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Depthwise convolutions provide significant performance benefits owing to the reduction in both parameters and mult-adds. However, training depthwise convolution layers with GPUs is slow in current deep learning frameworks because their implementations cannot fully utilize the GPU capacity. To address this problem, in this paper we present an efficient method (called diagonalwise refactorization) for accelerating the training of depthwise convolution layers. Our key idea is to rearrange the weight vectors of a depthwise convolution into a large diagonal weight matrix so as to convert the depthwise convolution into one single standard convolution, which is well supported by the cuDNN library that is highly-optimized for GPU computations. We have implemented our training method in five popular deep learning frameworks. Evaluation results show that our proposed method gains $15.4\times$ training speedup on Darknet, $8.4\times$ on Caffe, $5.4\times$ on PyTorch, $3.5\times$ on MXNet, and $1.4\times$ on TensorFlow, compared to their original implementations of depthwise convolutions.

* 8 pages, 5 figures
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Compact neural networks are inclined to exploit "sparsely-connected" convolutions such as depthwise convolution and group convolution for employment in mobile applications. Compared with standard "fully-connected" convolutions, these convolutions are more computationally economical. However, "sparsely-connected" convolutions block the inter-group information exchange, which induces severe performance degradation. To address this issue, we present two novel operations named merging and evolution to leverage the inter-group information. Our key idea is encoding the inter-group information with a narrow feature map, then combining the generated features with the original network for better representation. Taking advantage of the proposed operations, we then introduce the Merging-and-Evolution (ME) module, an architectural unit specifically designed for compact networks. Finally, we propose a family of compact neural networks called MENet based on ME modules. Extensive experiments on ILSVRC 2012 dataset and PASCAL VOC 2007 dataset demonstrate that MENet consistently outperforms other state-of-the-art compact networks under different computational budgets. For instance, under the computational budget of 140 MFLOPs, MENet surpasses ShuffleNet by 1% and MobileNet by 1.95% on ILSVRC 2012 top-1 accuracy, while by 2.3% and 4.1% on PASCAL VOC 2007 mAP, respectively.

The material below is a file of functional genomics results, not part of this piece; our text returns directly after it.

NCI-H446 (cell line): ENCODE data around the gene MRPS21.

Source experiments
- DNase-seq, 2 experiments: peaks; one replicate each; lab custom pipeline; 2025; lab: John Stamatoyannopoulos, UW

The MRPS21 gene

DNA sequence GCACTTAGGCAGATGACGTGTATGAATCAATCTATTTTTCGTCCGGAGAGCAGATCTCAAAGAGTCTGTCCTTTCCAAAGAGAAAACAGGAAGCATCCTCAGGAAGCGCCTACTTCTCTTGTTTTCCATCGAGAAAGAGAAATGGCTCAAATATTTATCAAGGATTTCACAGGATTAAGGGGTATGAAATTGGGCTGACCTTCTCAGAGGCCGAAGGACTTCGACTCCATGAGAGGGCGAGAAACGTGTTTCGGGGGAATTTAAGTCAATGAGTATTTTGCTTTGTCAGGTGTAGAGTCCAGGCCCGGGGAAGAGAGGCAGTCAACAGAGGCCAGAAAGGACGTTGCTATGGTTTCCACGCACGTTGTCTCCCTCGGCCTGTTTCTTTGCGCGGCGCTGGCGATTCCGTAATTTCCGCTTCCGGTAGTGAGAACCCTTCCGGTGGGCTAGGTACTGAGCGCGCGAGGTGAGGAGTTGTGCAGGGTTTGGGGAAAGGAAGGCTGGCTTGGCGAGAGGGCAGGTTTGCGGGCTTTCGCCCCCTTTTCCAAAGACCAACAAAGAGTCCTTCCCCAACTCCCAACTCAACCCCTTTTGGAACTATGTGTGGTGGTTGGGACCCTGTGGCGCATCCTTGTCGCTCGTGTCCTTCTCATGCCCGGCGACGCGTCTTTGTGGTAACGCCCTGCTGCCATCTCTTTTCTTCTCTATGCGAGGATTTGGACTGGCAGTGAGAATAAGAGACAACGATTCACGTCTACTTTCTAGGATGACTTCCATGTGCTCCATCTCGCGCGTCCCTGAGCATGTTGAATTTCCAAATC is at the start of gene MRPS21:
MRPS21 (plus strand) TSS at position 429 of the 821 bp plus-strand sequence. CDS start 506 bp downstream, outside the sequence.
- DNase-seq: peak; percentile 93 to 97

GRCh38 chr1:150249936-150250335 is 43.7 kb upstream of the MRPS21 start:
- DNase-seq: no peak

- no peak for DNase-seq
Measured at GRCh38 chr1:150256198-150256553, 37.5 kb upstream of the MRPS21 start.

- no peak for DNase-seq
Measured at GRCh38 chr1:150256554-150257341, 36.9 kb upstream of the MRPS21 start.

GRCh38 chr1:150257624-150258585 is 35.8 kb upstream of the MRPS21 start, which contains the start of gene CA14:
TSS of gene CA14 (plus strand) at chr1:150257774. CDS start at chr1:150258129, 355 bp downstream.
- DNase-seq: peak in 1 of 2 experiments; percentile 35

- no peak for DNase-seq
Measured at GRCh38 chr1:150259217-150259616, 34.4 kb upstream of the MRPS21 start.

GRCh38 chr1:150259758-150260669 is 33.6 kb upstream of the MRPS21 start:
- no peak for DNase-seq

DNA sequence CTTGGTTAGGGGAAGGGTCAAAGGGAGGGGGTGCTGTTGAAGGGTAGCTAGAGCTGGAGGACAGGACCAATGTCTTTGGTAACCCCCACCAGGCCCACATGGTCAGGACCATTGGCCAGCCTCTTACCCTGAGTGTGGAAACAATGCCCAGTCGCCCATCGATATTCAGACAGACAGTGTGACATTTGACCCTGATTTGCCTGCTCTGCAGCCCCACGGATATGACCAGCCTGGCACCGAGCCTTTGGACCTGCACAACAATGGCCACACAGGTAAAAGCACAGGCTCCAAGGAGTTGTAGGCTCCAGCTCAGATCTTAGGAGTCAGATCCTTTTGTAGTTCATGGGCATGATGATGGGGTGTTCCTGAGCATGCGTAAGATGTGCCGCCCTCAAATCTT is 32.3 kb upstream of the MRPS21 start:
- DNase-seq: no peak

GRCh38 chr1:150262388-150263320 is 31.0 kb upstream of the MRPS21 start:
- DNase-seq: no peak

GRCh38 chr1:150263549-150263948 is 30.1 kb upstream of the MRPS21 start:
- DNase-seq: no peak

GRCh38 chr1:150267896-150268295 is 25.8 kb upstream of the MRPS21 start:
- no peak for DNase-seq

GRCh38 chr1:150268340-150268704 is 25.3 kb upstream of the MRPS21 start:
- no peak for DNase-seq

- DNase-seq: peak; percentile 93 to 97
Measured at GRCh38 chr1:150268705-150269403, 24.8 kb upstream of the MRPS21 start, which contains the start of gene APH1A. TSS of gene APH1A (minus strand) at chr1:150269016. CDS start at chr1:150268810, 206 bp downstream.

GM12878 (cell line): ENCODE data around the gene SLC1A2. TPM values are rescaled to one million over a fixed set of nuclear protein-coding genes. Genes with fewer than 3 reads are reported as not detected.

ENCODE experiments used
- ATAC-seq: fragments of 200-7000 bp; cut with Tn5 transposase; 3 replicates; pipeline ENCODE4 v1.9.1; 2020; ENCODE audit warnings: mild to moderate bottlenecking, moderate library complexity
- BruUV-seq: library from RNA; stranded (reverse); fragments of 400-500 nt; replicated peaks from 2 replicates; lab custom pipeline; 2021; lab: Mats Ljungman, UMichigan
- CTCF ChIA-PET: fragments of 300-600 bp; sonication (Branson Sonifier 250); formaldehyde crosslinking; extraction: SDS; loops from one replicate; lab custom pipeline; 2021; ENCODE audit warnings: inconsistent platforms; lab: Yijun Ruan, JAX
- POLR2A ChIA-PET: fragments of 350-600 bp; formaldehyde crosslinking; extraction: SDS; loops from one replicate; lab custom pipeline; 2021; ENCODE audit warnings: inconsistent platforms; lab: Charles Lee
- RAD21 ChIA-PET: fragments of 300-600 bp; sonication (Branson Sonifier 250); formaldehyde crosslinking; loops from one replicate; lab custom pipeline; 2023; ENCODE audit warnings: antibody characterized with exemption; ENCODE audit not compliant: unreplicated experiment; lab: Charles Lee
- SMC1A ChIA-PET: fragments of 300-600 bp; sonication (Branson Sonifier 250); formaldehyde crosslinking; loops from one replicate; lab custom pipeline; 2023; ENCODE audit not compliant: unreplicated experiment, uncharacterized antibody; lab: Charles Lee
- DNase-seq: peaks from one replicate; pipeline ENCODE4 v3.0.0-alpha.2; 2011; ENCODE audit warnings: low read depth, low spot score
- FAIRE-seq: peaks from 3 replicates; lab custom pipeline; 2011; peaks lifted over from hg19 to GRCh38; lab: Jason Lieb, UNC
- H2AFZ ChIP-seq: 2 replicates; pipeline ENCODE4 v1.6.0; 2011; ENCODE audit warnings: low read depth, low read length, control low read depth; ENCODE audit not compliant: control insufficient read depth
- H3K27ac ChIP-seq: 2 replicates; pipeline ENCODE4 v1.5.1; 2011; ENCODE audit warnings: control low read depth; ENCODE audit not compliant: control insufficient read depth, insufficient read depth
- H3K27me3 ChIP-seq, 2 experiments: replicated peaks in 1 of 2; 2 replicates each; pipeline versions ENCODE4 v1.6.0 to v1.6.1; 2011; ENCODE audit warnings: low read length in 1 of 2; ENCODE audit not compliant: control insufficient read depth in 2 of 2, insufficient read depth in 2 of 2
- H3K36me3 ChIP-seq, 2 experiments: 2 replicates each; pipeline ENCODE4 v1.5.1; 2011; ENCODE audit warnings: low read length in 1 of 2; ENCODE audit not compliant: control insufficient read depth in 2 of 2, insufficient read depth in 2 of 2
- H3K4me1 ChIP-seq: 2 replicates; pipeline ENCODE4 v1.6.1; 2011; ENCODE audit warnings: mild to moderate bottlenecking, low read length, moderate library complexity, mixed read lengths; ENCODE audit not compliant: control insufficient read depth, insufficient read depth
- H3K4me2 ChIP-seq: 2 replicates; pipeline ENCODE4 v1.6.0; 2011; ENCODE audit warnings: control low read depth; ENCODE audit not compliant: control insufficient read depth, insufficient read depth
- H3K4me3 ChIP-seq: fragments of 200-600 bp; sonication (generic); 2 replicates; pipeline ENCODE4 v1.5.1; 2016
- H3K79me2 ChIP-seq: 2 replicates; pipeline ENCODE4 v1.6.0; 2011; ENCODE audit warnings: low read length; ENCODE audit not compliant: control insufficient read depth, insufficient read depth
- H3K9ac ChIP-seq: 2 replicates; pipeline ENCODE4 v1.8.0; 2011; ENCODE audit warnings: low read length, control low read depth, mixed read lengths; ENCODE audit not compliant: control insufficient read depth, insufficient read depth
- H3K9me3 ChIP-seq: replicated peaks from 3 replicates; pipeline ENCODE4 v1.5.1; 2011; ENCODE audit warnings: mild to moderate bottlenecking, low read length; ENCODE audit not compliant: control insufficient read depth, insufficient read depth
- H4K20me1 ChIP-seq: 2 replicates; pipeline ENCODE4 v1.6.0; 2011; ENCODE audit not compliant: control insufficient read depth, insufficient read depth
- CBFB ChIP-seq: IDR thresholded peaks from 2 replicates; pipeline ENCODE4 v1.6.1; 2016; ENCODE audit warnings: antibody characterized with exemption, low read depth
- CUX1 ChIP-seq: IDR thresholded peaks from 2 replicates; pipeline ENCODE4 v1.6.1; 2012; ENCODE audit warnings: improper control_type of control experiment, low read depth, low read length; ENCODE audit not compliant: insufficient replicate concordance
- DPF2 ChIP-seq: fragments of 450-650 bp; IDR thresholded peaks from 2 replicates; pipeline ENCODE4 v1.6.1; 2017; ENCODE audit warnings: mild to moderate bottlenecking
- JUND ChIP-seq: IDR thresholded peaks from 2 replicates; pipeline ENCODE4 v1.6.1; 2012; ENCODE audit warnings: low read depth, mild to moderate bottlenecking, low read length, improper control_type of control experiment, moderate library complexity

* 8 pages, 4 figures
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The linear model uses the space defined by the input to project the target or desired signal and find the optimal set of model parameters. When the problem is nonlinear, the adaption requires nonlinear models for good performance, but it becomes slower and more cumbersome. In this paper, we propose a linear model called Augmented Space Linear Model (ASLM), which uses the full joint space of input and desired signal as the projection space and approaches the performance of nonlinear models. This new algorithm takes advantage of the linear solution, and corrects the estimate for the current testing phase input with the error assigned to the input space neighborhood in the training phase. This algorithm can solve the nonlinear problem with the computational efficiency of linear methods, which can be regarded as a trade off between accuracy and computational complexity. Making full use of the training data, the proposed augmented space model may provide a new way to improve many modeling tasks.

* 5 pages and 1 figures
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Along with fruitful applications of Deep Neural Networks (DNNs) to realistic problems, recently, some empirical studies of DNNs reported a universal phenomenon of Frequency Principle (F-Principle): a DNN tends to learn a target function from low to high frequencies during the training. The F-Principle has been very useful in providing both qualitative and quantitative understandings of DNNs. In this paper, we rigorously investigate the F-Principle for the training dynamics of a general DNN at three stages: initial stage, intermediate stage, and final stage. For each stage, a theorem is provided in terms of proper quantities characterizing the F-Principle. Our results are general in the sense that they work for multilayer networks with general activation functions, population densities of data, and a large class of loss functions. Our work lays a theoretical foundation of the F-Principle for a better understanding of the training process of DNNs.

* under review